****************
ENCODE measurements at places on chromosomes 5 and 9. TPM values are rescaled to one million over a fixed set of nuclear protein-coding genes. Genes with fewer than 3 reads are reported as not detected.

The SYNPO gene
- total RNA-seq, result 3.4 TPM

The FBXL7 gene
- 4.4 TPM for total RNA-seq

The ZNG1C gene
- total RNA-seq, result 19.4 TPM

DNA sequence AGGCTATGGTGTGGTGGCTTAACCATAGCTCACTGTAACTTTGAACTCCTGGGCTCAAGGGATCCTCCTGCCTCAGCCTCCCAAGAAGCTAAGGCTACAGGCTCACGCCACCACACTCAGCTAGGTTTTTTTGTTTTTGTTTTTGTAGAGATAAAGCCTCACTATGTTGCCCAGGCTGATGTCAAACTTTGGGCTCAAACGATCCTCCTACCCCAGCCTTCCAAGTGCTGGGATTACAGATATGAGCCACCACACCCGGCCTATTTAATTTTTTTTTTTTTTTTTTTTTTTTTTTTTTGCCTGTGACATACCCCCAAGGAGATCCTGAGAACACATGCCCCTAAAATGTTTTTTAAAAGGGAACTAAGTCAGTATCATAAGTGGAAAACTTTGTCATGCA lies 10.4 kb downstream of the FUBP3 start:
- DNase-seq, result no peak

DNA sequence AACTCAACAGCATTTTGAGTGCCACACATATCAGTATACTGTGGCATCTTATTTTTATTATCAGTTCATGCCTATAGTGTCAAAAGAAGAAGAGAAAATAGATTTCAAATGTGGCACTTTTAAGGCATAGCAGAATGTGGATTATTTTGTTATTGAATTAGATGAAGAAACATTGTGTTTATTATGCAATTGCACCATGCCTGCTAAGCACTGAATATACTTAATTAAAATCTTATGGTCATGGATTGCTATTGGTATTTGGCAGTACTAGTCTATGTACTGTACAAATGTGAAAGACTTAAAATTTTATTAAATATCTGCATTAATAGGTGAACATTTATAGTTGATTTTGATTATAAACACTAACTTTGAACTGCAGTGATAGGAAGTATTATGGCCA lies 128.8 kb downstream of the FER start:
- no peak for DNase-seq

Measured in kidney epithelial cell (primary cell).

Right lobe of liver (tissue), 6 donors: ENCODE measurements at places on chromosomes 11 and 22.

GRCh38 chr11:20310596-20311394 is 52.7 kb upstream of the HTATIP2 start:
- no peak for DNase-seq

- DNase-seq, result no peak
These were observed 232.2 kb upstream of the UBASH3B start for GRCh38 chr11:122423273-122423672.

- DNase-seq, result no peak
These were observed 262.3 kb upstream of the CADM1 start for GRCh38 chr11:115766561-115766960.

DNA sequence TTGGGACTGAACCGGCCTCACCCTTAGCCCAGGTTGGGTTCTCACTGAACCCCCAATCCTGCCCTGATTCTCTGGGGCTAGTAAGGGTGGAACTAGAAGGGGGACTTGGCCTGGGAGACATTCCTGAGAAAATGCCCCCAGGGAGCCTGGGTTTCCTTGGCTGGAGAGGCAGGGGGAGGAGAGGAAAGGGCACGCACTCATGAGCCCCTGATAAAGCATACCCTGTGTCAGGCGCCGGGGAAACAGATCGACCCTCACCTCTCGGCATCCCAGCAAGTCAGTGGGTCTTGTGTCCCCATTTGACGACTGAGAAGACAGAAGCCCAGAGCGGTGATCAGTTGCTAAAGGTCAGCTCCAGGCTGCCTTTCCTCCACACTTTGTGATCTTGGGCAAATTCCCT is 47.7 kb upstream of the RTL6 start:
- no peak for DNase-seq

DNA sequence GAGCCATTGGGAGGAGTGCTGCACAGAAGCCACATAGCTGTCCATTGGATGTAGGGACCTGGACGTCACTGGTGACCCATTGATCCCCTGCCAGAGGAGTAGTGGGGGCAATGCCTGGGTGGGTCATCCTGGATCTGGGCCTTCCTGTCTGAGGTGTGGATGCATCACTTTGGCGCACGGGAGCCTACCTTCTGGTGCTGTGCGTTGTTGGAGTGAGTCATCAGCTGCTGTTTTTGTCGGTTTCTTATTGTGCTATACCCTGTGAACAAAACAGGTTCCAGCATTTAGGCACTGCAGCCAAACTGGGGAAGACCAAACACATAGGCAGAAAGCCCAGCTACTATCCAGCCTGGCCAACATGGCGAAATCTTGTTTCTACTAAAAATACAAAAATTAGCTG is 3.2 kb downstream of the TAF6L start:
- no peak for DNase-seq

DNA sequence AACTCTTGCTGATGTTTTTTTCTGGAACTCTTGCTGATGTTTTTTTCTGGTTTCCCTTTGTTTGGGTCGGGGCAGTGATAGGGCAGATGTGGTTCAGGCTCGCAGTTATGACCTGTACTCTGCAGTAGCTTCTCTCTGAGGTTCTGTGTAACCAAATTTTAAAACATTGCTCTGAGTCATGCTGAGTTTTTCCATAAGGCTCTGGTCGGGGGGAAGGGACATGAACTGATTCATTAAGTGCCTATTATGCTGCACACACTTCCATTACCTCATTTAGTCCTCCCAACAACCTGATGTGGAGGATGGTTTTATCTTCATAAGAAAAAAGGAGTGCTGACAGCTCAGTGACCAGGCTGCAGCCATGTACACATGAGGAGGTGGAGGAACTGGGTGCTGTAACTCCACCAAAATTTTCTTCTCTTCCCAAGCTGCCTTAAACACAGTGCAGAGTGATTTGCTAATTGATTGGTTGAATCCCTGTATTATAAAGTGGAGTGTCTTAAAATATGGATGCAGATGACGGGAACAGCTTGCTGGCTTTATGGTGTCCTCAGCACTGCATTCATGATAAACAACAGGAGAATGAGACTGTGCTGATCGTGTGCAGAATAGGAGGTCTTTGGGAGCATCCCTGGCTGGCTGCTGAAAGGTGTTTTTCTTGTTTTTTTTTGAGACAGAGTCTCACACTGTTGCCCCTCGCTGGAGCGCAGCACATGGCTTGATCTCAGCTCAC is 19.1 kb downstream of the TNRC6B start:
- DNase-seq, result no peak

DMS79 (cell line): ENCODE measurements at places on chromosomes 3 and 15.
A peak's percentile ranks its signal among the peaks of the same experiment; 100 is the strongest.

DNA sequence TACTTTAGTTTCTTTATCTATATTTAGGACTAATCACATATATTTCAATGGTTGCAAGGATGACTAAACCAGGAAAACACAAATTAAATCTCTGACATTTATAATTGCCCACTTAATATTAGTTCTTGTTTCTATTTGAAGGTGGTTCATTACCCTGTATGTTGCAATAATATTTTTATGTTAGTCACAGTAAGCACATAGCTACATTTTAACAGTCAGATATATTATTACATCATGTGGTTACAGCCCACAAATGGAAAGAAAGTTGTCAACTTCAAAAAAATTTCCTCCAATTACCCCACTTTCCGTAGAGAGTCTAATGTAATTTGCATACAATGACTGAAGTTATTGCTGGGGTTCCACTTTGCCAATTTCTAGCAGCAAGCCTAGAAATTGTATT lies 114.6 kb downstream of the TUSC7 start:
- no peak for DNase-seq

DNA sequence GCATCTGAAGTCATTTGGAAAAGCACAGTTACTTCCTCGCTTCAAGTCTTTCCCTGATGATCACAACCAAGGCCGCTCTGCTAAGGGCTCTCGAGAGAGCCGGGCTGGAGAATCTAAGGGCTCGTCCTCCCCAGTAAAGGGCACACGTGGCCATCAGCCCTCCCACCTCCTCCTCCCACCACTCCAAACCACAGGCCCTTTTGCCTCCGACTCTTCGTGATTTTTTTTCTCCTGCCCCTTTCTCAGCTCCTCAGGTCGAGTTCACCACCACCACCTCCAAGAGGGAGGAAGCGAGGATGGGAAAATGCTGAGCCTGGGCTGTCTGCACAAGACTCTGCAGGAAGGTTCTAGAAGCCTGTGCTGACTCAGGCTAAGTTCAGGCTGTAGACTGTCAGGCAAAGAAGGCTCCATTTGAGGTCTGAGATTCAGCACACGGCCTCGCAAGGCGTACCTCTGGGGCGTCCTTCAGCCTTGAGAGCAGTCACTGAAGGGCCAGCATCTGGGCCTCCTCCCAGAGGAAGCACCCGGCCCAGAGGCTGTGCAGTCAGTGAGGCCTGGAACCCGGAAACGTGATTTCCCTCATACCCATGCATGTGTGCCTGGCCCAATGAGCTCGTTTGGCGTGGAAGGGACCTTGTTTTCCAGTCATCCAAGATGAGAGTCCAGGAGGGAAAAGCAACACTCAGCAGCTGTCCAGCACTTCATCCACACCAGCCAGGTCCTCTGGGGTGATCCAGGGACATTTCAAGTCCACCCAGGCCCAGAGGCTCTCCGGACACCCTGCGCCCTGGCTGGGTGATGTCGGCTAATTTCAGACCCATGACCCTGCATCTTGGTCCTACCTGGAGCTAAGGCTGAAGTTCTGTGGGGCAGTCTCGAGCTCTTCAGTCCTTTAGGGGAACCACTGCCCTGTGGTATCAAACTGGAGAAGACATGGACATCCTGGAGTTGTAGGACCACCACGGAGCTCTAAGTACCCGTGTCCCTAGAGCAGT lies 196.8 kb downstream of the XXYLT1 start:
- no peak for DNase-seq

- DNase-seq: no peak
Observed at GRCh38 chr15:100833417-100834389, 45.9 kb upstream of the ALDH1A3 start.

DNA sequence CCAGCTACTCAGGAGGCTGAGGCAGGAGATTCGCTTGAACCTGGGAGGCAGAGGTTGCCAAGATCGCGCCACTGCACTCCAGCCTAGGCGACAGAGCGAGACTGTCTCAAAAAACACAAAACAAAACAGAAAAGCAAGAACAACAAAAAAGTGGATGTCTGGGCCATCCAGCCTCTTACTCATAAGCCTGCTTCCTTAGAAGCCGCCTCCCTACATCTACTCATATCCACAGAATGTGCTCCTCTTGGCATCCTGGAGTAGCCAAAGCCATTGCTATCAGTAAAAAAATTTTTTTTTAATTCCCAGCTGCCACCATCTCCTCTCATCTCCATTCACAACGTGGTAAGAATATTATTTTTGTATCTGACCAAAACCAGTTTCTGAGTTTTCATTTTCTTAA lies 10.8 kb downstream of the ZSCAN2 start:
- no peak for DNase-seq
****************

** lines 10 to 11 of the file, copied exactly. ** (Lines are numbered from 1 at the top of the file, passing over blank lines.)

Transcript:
DNA sequence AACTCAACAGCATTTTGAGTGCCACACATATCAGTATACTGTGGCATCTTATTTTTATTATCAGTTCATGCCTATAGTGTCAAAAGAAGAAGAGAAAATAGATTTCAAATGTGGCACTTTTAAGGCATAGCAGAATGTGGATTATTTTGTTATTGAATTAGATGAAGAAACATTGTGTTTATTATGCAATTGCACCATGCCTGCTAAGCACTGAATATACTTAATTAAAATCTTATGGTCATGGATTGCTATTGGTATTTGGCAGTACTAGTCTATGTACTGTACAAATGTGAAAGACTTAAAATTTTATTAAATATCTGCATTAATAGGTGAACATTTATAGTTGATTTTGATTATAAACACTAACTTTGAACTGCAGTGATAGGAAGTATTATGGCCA lies 128.8 kb downstream of the FER start:
- no peak for DNase-seq